Video Surveillance of Sino Clean's 'Ghost Factories' Finds Little-to-No Activity

| About: Sino Clean (SCEIQ)

Editor's note: On May 3, Sino Clean released a letter to its shareholders disputing Mr. Little's claims (here). It also posted its own videos (here), transportation log (here), and shipping records (here and here). On May 9, Mr. Little published a second article (here) responding to the company.


Investigators from the International Financial Research & Analysis Group ("IFRA") have conducted video surveillance of over 20 U.S.-listed Chinese operating companies and counting, according to IFRA's head of research Andrew Wong who is based in Hong Kong. Wong tells me that surveillance efforts are costly and difficult to conduct under very threatening conditions. IFRA's field agents first must spend a few weeks watching and evaluating factory operations to determine the production cycle, factory entrances, and security surrounding the facility. The expensive cameras must be hidden so that the company does not find them, typically quite some distance from the factory and requiring use of a good zoom lens.

Once the factory logistics routine is established, IFRA trains a local operative to monitor the facility and the camera, continuously, taking note of field conditions and any unusual activity at the plant not caught on film. Sometimes the cameras get stolen, in which case a backup camera is always on hand. Each day the local operative replaces the camera batteries (usually in the darkness of night) and memory card. The previous day's footage is then securely transferred to IFRA for processing. The local operatives are the heroes of the operation. Several have been detained, questioned, and beaten by company security. These brave souls protect investors in a way that neither SEC, FINRA nor PCAOB auditors can do.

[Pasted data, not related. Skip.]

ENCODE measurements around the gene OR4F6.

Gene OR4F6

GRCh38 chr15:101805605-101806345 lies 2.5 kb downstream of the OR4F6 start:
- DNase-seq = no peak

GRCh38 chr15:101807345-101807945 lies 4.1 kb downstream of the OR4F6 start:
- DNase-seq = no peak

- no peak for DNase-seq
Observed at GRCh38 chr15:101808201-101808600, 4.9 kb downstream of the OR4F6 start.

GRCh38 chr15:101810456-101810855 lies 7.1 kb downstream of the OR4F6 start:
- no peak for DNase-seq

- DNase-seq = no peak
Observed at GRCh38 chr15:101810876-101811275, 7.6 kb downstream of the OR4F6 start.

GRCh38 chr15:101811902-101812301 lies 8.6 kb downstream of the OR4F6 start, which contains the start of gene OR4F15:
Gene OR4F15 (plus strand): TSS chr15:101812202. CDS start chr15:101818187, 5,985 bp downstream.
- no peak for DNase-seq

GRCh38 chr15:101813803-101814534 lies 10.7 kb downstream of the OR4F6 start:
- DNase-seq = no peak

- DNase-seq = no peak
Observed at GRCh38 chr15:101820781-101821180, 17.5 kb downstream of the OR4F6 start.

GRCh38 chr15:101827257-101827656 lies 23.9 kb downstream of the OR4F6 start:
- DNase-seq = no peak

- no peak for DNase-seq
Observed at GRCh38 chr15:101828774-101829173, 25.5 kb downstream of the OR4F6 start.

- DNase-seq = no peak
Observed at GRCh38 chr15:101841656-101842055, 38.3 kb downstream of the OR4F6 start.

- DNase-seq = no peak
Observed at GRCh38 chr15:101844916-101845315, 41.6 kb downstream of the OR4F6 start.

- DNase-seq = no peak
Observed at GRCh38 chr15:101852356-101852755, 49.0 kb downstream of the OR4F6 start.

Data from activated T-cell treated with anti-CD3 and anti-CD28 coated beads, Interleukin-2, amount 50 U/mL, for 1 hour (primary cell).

IFRA allowed me to review all the surveillance records it collected to date and let me publish the most egregious "ghost factories" on my website with the hopes of getting IFRA more business for their surveillance operation, which of course is funded by their clients (both long and short). So far I have uploaded over 140 videos of the 5 idlest factories in IFRA's collection.

Two of these ghost factories belong to China Integrated Energy (OTCPK:CBEH). IFRA's video surveillance of these two plants in my opinion proved they were not shipping any meaningful amount of biodiesel during the four months filmed. The stock was recently halted and the company's audit committee chairman, Larry Goldman, director Christopher Wang, and CFO Albert Pu and auditor KPMG have all since resigned (see 8-K's here and here). CBEH's management refused to cooperate with a special investigation team led by Pillsbury Law and Deloitte, both of whom also resigned according to the 8-K. In my view, the video evidence against CBEH was insurmountable.

I believe the video evidence against SCEI is even more powerful. The three worst "ghost factories" in IFRA's collection all belong to Sino Clean Energy (SCEI). All three of SCEI's factories have little or no shipping or receiving activity (indicating little or no production activity) in the films. These three factories account for 100% of SCEI's sales according to its audited financials. A brief summary of the results of SCEI surveillance effort follows:

Three "Ghost Factories" account for 100% of SCEI's Sales and Net Income